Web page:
Single-Person Households Surging

In 1940, single-person households accounted for only 7.8% of households in this country; however, times have changed. According to a new article from The Harvard Joint Center for Housing Studies, households consisting of a single person make up 28% of all households in the United States as of 2013, trailing only married couples without minor children (29%). Furthermore, the majority of these households now consist of women, whereas they traditionally consisted mostly of men. A number of factors are likely contributing to this change, including higher divorce rates, greater financial independence for women, and smaller family size.

Continue reading to learn about who heads single-person households and whether they rent or own their home.

The age of the people heading these households is fairly split, with 28% under 45 years old, 36% between the ages of 45 and 65, and 36% over 65 years old. The older the head of the household, the more likely they are to live alone. In fact, the majority (52%) of households headed by those over 75 years old are single-person. This number is expected to rise in the near future due to the aging baby boomer generation.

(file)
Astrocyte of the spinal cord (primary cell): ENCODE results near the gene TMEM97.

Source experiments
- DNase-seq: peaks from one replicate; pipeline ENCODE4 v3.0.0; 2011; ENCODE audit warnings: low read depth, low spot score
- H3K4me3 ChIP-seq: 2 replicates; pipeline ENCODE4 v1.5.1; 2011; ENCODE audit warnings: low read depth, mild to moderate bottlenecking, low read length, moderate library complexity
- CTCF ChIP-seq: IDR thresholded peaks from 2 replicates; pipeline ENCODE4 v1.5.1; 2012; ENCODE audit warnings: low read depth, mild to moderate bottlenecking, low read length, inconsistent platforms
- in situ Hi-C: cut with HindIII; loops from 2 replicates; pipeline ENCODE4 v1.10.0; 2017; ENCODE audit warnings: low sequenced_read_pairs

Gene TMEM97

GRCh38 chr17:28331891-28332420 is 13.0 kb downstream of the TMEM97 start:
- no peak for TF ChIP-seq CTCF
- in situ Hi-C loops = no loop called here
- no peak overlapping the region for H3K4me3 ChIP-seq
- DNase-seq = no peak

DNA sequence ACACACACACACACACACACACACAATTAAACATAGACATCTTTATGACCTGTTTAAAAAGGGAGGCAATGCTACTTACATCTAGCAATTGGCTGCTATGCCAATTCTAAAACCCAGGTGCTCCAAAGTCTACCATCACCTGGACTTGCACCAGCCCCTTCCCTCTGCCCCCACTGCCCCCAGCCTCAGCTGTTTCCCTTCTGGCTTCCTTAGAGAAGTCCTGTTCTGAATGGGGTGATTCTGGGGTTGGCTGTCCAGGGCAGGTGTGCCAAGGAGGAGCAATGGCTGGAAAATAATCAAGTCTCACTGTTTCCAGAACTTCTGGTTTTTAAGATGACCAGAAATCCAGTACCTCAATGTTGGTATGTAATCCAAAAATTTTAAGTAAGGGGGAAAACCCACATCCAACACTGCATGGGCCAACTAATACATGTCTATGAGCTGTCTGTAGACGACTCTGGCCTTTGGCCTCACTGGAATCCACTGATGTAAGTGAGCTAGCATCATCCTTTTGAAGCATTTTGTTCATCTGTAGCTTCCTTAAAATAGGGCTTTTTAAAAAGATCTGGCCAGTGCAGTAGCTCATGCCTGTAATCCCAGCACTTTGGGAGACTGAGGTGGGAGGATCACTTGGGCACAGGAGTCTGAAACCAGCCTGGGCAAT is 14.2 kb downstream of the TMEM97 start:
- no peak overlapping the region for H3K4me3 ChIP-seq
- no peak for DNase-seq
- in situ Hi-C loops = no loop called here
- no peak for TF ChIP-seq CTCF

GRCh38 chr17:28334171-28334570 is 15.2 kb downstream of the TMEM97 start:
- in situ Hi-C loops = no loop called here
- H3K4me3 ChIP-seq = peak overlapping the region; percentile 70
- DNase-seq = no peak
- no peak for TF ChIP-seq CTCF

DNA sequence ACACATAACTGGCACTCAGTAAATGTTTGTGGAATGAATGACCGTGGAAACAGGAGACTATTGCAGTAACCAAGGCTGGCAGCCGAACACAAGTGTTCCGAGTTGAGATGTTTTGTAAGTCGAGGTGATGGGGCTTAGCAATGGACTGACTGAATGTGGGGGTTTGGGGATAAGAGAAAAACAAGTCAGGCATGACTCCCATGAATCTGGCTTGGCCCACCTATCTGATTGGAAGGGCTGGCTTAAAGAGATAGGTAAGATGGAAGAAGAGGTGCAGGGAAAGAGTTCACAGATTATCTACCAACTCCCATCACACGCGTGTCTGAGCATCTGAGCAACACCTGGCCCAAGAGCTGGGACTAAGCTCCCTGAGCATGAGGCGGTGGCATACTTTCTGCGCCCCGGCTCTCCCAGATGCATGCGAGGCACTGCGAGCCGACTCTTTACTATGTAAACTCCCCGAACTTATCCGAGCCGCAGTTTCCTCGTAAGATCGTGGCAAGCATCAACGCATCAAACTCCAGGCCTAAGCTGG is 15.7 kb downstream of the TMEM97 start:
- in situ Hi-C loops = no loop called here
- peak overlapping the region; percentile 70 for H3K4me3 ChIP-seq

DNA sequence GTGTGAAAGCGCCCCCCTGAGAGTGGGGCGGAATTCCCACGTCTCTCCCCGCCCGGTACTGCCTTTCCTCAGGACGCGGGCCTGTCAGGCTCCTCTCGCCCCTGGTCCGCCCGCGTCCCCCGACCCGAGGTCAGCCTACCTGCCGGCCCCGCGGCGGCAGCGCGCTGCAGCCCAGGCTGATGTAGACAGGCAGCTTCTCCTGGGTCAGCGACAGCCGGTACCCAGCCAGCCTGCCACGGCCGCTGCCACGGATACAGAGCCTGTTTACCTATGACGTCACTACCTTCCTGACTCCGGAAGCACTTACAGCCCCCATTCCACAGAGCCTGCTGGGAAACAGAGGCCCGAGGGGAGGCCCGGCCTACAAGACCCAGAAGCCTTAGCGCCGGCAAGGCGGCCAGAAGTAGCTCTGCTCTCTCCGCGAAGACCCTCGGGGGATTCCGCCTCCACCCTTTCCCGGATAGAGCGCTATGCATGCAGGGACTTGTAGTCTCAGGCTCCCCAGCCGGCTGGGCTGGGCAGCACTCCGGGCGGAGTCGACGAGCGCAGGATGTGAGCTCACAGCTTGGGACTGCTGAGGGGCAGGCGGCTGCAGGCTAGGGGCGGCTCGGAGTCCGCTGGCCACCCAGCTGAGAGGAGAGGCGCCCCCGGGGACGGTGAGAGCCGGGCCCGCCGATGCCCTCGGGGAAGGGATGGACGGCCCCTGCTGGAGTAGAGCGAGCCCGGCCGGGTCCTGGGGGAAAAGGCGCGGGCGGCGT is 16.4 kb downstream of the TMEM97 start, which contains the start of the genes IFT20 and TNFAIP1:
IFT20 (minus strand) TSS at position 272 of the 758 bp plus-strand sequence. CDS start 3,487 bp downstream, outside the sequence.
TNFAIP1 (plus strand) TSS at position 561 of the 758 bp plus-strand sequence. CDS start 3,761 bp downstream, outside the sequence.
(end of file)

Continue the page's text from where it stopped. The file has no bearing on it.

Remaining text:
There have also been recent changes in the proportion of single-person households that are owned by their occupant. In 1940, 61% of these households were held by renters; in 2013, the majority (54%) of single-person households are now owned by their occupant. Indeed, owners have made up 55% of growth for these households between 2003 and 2013. Unsurprisingly, older people living alone are more likely to own their home than younger people.

Follow the source link below for more information regarding this interesting trend.

Source: The Rise of the Single-Person Household

 

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